That’s the date for “Amuse Night,” when for $75 (not including beverages, tax and gratuity), she’ll offer her diners 18 to 20 amuse-bouches as their meal. (She’ll be offering optional wine-pairings, too!) My fingers are crossed that one of those amuses will be what I call “beet nipples”—a bite-sized pleasure (pictured) with a hardened meringue outside, and a delicious creamy beet filling inside. (These are amazing, folks … and this is coming from someone who generally loathes beets.)

We asked Garcia-Colson for a sneak preview, and she shared this tidbit: One of the planned courses is a lobster lollipop with sweet miso caramel sauce and crispy leeks. Mmmm. And liquid nitrogen MAY be involved in creating some of the amuse-bouches, if everything works out.

Reservations for this most unique meal at one of the valley’s most innovative restaurants are sure to go fast; call (760) 832-6526 to get your spot before they’re all gone. (And be sure to leave for the meal a wee bit early, as the stretch of Ramon on which Dish sits is currently under construction!)

Tropicale Owners Prepping to Open the Copa Room

Diners at Tropicale, 330 E. Amado Road, may have noticed that the building next door to the restaurant is currently under some serious construction.

When that construction is done later this year, the building will become the Copa Room bar/nightclub.

The Copa Room will be owned and operated by the same folks behind Tropicale. According to a recent Palm Springs Life article, the club is slated to open this fall, and people eager for updates should bookmark, which should be up and running soon.

Update on Twin Palms (or a Lack Thereof)

The future of the newish Twin Palms Bistro and Lounge, 1201 E. Palm Canyon Drive, Palm Springs, is in limbo after an April 9 fire.

While Twin Palms management kept an active presence on the restaurant’s Facebook page immediately after the fire (including some now-heartbreaking posts expressing plans to reopen within mere days), the posts have steadily decreased—and the restaurant remains shuttered. A May 28 Facebook post says, in part: “This should have been an easy fix to a small problem. … We continue to be at the mercy of the landlord and the insurance companies to get things resolved.”

Folks, keep your fingers crossed that a resolution comes soon.

(Editor's note: The first item here was updated Monday afternoon, June 24.)

What: The picnic eggs

Where: Bar, 340 N. Palm Canyon Drive, Palm Springs

How much: $6

Contact: 760-537-7337;

Why: A deliciously spicy twist on an American classic.

Question: Is there anything more all-American than the deviled egg?

Answer: Well … yeah, there is: mom, baseball, hot dogs, apple pie and Vin Scully, for starters. Still, deviled eggs are pretty gosh-darned American—they’ve been a picnic and party staple for years, after all. And at downtown Palm Springs’ Bar, one can enjoy this all-American classic—with a distinctly Asian twist.

The menu says it all: Picnic eggs. Eggs siracha wasabi. Yeah, they misspell “sriracha,” but we’ll forgive them, because these deviled eggs are splendid. The eggs definitely have a back-draft-style kick, so if you don’t like spicy foods, either start liking spicy foods, or get something else from Bar’s charmingly unique menu.

While bar-food standards like burgers, sandwiches and fries are indeed present, they all have a decidedly non-bar-food twist. The burger is a Caprese burger with tomato chutney and basil. The sandwiches include a chicken club with a “spicy Vietnamese” flair. And the fries come with garlic freakin’ aioli.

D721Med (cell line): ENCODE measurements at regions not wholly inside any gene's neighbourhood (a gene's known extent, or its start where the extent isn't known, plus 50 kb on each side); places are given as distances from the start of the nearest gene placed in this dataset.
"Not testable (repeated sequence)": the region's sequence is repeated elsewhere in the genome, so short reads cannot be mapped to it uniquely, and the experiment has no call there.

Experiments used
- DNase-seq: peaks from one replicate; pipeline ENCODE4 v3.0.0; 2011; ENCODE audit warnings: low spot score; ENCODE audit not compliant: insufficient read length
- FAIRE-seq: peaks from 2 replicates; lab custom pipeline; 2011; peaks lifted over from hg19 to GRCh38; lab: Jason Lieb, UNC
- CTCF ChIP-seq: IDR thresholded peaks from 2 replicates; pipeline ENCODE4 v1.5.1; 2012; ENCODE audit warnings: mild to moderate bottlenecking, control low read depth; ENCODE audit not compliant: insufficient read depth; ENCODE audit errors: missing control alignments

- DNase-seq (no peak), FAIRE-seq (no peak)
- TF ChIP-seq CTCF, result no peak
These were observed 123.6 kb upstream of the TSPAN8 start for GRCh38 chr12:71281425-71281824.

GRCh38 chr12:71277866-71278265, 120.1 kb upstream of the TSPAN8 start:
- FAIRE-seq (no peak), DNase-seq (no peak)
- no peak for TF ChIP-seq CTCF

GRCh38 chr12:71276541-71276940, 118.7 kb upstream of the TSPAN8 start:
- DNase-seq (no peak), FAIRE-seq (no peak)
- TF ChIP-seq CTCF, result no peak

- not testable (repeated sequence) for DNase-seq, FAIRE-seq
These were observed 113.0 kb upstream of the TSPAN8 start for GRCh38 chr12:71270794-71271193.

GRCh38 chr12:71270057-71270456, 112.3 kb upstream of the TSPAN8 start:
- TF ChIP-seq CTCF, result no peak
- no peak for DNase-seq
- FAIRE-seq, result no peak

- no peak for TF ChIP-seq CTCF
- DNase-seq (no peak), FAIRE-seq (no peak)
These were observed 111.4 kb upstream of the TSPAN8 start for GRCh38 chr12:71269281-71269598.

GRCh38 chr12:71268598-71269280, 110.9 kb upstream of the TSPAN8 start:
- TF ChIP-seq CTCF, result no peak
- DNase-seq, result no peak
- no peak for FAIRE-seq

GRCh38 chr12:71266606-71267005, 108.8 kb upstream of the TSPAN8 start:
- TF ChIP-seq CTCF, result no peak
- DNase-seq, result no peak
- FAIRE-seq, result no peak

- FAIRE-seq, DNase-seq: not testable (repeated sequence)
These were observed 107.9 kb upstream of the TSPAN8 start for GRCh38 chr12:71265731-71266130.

In other words, this is bar food … that’s not bar food.

We recommend dropping in for a before-dinner nosh, or an after-dinner snack. Or, hell, drop in for dinner. Order a drink. (We’re partial to the whiskey sours. And don’t skip the egg whites.) Enjoy some live music.

Have an all-American good time.

What: The shaved spit-roast organic pork

Where: Figue Mediterranean, 47474 Washington St., La Quinta

How much: $29

Contact: 760-698-9040;

Why: Savory + sweet + pork skin = OMG

Can we talk about pig skin for a moment?

No, I am not referring to football here. I am talking about cracklins, or chicharrones, whatever you want to call this most delicious of foods.

It’s chewy. It’s salty. It’ll send your cardiologist into a snit. And it’s one of the factors that make the shaved spit-roast organic pork at Figue Mediterranean worth the $29 price tag.

While chicharrones could make almost any food better, perhaps even ice cream (hey, don’t judge; we’re all friends here), they merely play a supporting role in this fantastic dish. The pork shavings—rustically uneven slices, if you will—are the nominal star, with the mustard vinaigrette a potential nominee for Best Supporting Actor. The stone fruits add a nice touch of sweetness, and the arugula adds freshness.

And then there are the chicharrones. There could be more of them, yes—some would even say there should be more than the mere handful that’s tossed lovingly atop the dish—but if there were too many more, they’d overwhelm these other fantastic ingredients, and that wouldn’t be fair, now, would it?

To overextend the acting analogy a bit: This dish is not a vehicle for one big star (even though some of the ingredients may indeed have incredible star power). Instead, it succeeds based on its fantastic ensemble cast.

So, go. Enjoy. If pig skin and pork shavings aren’t your thing, go anyway: Figue—fully open for not quite three months yet—offers plenty of other delicious foods in a high-end restaurant atmosphere unlike any other in the valley. Think big windows, modern touches and lots of wood, to go along with delicious food and great service.

And just the right amount of pig skin.